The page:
How A '15% Buffer' Can Improve Your Work-Life Balance

With working from home arrangements being more mainstream than ever, you might have thought that millennials and Gen Z scored themselves a greater work-life balance than past generations. But according to recent data cited by Apollo Technical, nearly half of Americans believe they are "workaholics," which doesn't exactly scream "balance."


Working from home makes it easier to maintain a healthy work-life relationship in some ways, namely via the lack of commute and being able to do housework on your lunch break. However, flexible work arrangements also blur the lines between working hours and free time, so you may find yourself working a lot more because there's no clear "sign off" point. If you do struggle with your work-life balance, whether you're working from home or not, the 15% buffer rule can help you to get on top of things.

The hack simply involves putting less effort into work than you usually would, so you have space to be more relaxed as you complete your tasks. Surprisingly, this actually makes you more productive, prevents burnout, and helps tip the balance more evenly between work and leisure.


The 15% buffer

According to the 15% buffer rule, outlined by Fast Company, you should operate at 85% at all times, rather than at 100%. It's up to you to decide what 100% looks like, and then reduce it. For example, if 100% of your effort is working seven days a week, that would be about the equivalent of taking one day off a week.


When you take a day off as part of this rule, you actually have to take it off. That doesn't mean working from home, catching up on emails, or doing data entry with the TV on in the background. A day off should involve rest and leisure only — no work allowed. Working seven days a week might mean that you're getting more work done, but the quality of that work won't be as high as what you'd achieve by working 15% less. The idea behind this theory is that your brain simply performs better when you have more time to relax and recharge. 

The importance of rest and relaxation

This hack works for two reasons. Putting in less effort frees up space and time in your life, which is crucial for work-life balance. But it also improves your mood and emotional wellbeing, because overworking yourself leads to anxiety, tension, and fatigue. This second element is also integral to your overall productivity. You can't produce results if you're constantly in a state of stress or exhaustion.


The Muse cites research that found that elite violinists — who are able to outperform average musicians — combine focused practice sessions with eight hours of sleep a night, plus afternoon naps. Being in this well-rested and relaxed state allows them to properly apply the skills they gain in practice when push comes to shove.

Getting enough sleep has also been proven to improve the performance of athletes, by allowing their bodies to recover from physical activity and improve their cognitive ability, per Sleep Foundation. Whatever line of work you're in, you can't perform at your best unless you give yourself time to rest and recharge.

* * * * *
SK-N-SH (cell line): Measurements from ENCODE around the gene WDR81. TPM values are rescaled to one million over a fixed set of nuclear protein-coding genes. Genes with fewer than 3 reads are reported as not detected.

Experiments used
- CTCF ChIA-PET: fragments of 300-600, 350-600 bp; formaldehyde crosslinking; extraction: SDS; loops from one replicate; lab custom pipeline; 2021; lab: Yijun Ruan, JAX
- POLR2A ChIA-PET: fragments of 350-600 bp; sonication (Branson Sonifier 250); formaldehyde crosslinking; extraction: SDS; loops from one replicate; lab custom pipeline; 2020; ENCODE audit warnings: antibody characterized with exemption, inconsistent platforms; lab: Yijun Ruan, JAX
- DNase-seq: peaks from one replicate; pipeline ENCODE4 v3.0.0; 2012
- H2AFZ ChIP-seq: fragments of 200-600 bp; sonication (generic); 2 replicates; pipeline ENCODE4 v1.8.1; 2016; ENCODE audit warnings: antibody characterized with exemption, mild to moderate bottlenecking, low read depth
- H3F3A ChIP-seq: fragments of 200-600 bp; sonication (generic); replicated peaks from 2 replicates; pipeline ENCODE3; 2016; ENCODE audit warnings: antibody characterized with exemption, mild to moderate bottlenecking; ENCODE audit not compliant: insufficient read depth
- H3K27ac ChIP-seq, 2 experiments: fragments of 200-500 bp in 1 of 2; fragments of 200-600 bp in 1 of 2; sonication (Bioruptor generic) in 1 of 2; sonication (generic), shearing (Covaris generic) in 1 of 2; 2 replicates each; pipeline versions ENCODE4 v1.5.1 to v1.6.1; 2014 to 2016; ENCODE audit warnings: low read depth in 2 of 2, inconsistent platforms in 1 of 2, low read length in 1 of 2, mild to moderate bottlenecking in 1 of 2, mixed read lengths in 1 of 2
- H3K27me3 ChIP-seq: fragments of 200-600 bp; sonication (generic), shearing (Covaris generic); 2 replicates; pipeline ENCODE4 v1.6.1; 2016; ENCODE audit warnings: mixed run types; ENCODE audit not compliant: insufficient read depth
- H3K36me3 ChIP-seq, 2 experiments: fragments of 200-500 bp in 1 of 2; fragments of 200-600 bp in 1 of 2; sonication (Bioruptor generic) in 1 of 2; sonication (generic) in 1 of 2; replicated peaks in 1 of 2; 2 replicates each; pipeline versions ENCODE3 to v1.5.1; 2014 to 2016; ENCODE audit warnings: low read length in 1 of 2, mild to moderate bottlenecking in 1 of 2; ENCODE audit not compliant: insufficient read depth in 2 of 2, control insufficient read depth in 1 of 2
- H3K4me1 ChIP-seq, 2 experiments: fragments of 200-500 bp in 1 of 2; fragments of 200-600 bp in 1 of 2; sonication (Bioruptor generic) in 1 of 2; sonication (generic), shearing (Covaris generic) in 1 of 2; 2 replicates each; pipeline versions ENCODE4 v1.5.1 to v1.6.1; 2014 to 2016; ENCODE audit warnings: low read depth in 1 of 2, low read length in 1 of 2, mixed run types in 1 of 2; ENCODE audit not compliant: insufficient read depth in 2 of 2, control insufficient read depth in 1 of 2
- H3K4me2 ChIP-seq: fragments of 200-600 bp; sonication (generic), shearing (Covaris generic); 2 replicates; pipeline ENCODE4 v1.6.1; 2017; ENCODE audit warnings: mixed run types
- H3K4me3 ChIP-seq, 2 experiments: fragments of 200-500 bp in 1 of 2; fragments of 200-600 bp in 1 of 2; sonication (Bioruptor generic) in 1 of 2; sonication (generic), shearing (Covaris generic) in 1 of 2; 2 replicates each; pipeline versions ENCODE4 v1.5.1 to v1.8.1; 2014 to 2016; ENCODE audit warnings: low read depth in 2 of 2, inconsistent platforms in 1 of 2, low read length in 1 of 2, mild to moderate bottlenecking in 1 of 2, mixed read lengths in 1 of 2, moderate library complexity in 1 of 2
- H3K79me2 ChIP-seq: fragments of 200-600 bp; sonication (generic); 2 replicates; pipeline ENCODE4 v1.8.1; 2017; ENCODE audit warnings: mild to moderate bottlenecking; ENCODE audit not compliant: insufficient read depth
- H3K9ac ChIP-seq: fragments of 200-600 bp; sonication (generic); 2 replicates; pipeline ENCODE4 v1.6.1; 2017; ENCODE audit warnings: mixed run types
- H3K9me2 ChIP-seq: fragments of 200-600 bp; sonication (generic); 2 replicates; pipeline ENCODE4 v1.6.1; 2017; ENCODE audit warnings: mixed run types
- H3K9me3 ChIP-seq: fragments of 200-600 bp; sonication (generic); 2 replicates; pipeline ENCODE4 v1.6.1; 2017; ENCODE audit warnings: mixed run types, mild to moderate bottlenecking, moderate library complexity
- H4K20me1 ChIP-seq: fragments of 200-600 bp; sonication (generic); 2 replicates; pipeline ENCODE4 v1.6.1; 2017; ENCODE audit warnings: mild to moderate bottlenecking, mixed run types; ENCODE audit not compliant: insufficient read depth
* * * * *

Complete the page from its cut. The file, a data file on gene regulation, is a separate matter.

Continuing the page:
Adjust your goals

Though the 15% buffer relies on numbers, not everything can be measured so accurately. If your job doesn't work around set hours, you might not be able to simply plan ahead how much time to reduce your schedule by. But you can also apply this rule by adjusting your goals to require less effort on your part, keeping in mind that you don't want to put in 100% (via Coffee and Junk).


For example, if you're writing an email to send out to your work colleagues, you might usually decide that you have to write the best email that ever existed and spend too much time and effort executing it. Instead, adopt the attitude that a "good enough" email will be good enough. It doesn't need to be absolutely perfect or original; it just needs to get the message across. Therefore, you don't need to put in 100% effort into it.

Applying the 15% buffer often begins with reframing the expectations you have of yourself in your mind. Identify those tasks that can still produce results without extreme effort from you. Not everything you do needs to be absolutely amazing.

Other ways to improve work-life balance

If the idea of giving 100% has been ingrained in you, it can feel odd to adopt the 15% buffer rule into your life. But there are also other ways to improve your work-life balance, if reducing your effort is not something you're ready for.


For those who do work from home, it's important to have a designated work space. If you work and sleep in the same room, it can be hard to switch off from your work at night, or get in the right frame of mind for work in the morning. Alternatively, try to have clear times when you stop working. It's easy to run back to your laptop and send one more email an hour after you've clocked off, but that's just allowing work to bleed into your free time. Even if your work equipment is at home, pretend that it's at the office and you don't have access to it during your free time.

Improving your work-life balance can also come down to speaking with your boss. If they are lumping a lot more work on you than fits your job description, or matches your compensation, it's time to discuss how that's affecting your life. Try to come up with actionable solutions, such as delegating tasks to other workers or eliminating useless steps in the process.


Once you have a healthy work-life balance, your productivity will increase. When that happens, everyone's a winner.